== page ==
In the US, things are similar. I recommend to read this paper from Catherine Olanich Raymond (the wife of Eric Raymond): http://www.catb.org/~esr/Licensing-HOWTO.html

  • 2
    wow, great info! do you have a source for 95%? btw, i've asked a bunch of CDDL questions today, may I interest you at all? :-)
    – cnst
    Commented Nov 17, 2015 at 22:25
  • Around 1994, I asked a specialized lawyer who told me that the numbers will be between 90 to 95%, but they never have been verified in court yet. For this reason, 95% seems to be a fairly safe assumption.
    – schily
    Commented Nov 18, 2015 at 0:34
  • 6
    There does not exist such thing (as of 2016, at least) as "European Copyright law". Each EU country has its own copyright law, and while these laws need to follow some guidelines (like Directive 2001/29/EC and Berne convenction), I do not recall anything like that 95% in them. In this part of EU at least (Croatia), every coauthor enjoys all rights, must agree to licence change (unless he has waived that right in contract) even if he is minor contributor. Your country (which?) may have different case law or whatever, but it is in no way universal across EU (much less whole world) Commented Aug 20, 2016 at 11:06
  • 1
    @cnst, I saw this related answer which points to secondary sources on the 95% suggestion. law.stackexchange.com/a/195 Commented Feb 18, 2017 at 22:17

Disclaimer: I am not a lawyer. This is my lay understanding. If you are unsure, consult a lawyer.

It seems that under U.S. copyright law, any co-author can relicense software without consulting other co-authors.

According to the University of California:

A joint work is a work prepared by two or more individuals, with the intention that their separate contributions be merged into a single work.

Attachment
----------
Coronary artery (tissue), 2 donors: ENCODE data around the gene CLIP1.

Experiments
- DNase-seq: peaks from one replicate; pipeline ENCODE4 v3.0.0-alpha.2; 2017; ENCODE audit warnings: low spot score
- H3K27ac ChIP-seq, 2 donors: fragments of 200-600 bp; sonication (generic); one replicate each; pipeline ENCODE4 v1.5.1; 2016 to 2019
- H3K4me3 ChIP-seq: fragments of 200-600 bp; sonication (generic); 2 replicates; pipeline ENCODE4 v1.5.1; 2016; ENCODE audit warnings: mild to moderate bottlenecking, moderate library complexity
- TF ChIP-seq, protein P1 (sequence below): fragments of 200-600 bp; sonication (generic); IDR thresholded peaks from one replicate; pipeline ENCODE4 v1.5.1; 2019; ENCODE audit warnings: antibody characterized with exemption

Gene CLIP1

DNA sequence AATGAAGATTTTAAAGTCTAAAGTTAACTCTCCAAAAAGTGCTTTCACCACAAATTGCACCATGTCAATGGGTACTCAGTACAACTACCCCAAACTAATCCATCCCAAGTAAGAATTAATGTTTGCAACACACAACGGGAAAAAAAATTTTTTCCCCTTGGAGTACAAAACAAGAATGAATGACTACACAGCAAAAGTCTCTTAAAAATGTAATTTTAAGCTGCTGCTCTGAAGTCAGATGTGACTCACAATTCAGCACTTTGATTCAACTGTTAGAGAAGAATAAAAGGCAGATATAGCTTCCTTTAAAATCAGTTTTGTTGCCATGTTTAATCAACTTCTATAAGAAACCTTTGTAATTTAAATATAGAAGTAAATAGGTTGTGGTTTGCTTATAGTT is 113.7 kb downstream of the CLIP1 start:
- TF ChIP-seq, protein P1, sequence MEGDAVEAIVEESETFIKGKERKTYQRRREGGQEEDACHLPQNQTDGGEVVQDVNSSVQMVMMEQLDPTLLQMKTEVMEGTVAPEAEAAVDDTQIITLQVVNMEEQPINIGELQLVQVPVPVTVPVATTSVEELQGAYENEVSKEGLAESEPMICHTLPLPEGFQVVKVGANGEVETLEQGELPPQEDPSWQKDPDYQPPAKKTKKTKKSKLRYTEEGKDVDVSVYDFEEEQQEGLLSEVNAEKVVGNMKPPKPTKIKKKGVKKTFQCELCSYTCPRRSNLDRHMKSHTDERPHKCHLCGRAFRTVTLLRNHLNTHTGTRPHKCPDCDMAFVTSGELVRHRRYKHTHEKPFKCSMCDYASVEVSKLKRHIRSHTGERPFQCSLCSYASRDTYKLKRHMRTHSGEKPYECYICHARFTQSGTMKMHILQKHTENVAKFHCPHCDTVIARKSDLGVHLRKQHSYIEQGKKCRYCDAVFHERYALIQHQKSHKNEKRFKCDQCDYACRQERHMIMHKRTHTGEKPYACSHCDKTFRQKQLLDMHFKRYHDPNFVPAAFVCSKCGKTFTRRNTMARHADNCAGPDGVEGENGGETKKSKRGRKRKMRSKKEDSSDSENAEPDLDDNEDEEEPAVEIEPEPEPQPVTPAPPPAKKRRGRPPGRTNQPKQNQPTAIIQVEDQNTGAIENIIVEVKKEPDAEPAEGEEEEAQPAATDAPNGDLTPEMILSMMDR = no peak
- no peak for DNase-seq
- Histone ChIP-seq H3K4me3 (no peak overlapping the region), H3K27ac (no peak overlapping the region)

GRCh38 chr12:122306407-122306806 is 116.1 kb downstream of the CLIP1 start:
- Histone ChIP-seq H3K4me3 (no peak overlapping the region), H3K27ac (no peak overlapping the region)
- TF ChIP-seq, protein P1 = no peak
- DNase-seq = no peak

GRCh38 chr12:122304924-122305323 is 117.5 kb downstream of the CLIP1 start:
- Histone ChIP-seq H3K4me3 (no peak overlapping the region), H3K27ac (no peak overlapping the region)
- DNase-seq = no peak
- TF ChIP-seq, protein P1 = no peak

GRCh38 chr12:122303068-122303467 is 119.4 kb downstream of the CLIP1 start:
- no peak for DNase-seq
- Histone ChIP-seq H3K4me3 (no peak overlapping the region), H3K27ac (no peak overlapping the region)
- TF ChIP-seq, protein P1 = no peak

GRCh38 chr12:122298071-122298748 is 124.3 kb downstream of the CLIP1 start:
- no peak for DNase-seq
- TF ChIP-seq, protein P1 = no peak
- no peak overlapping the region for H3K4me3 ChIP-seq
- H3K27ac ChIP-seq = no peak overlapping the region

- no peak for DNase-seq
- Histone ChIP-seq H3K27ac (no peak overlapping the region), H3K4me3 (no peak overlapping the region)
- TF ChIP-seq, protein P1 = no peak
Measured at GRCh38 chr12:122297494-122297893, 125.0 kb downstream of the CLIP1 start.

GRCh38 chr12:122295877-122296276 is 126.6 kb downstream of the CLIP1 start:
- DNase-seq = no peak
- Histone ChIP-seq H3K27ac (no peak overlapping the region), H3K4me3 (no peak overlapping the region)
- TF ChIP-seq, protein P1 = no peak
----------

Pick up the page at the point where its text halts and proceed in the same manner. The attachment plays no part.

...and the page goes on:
A collective work is generally a compilation, such as a periodical, anthology, or encyclopedia, in which a number of separate and independent works are assembled into one larger work.

For a joint work, under U.S. copyright law:

Each joint author has the right to exercise any or all of the exclusive rights inherent in the joint work


Grant third parties permission to use the work on a nonexclusive basis without the consent of other joint authors

(emphasis mine)

But for a collective work, each author remains the copyright holder of their part.

The question then is: is your opensource software a joint work or a collective work?

My interpretation would be that, if your software can be separated in independent parts that each have a single contributor, you cannot relicense the whole thing without removing those independent parts first. But if the contributions are intended and designed to be a single integrated work and removing individual contributions would not be easily possible, then it is a joint work. It would seem most open-source projects are thus joint works.

Whether each contributor is a co-author I don't know, but as the main contributor you are clearly a co-author. It would seem that, if U.S. copyright law applies, you should have the right to relicense copies of this joint work as you see fit.

It would seem to be the opposite in Germany, where all co-authors would need to agree.

  • I don't see where your quotes support the claim that one author of a collaborative work which forms one piece (as usually a software does) can release the work und whatever license they please. And there probably is a difference between joint work, colaborative work and collective work - but I'm not privy to US laws and their intricacies as they do not apply to me. Commented Feb 14 at 9:21
  • @planetmaker It says each joint author has any or all exclusive rights inherent in the joint work, including granting third parties permission (which is exactly what licensing is, as I understand it).
    – gerrit
    Commented Feb 14 at 9:29
  • Ah, the cursive text is also a quote. Seems so indeed. Commented Feb 14 at 9:33
  • 1
    @planetmaker Changed layout for better clarity which parts are quotes.
    – gerrit
    Commented Feb 14 at 10:25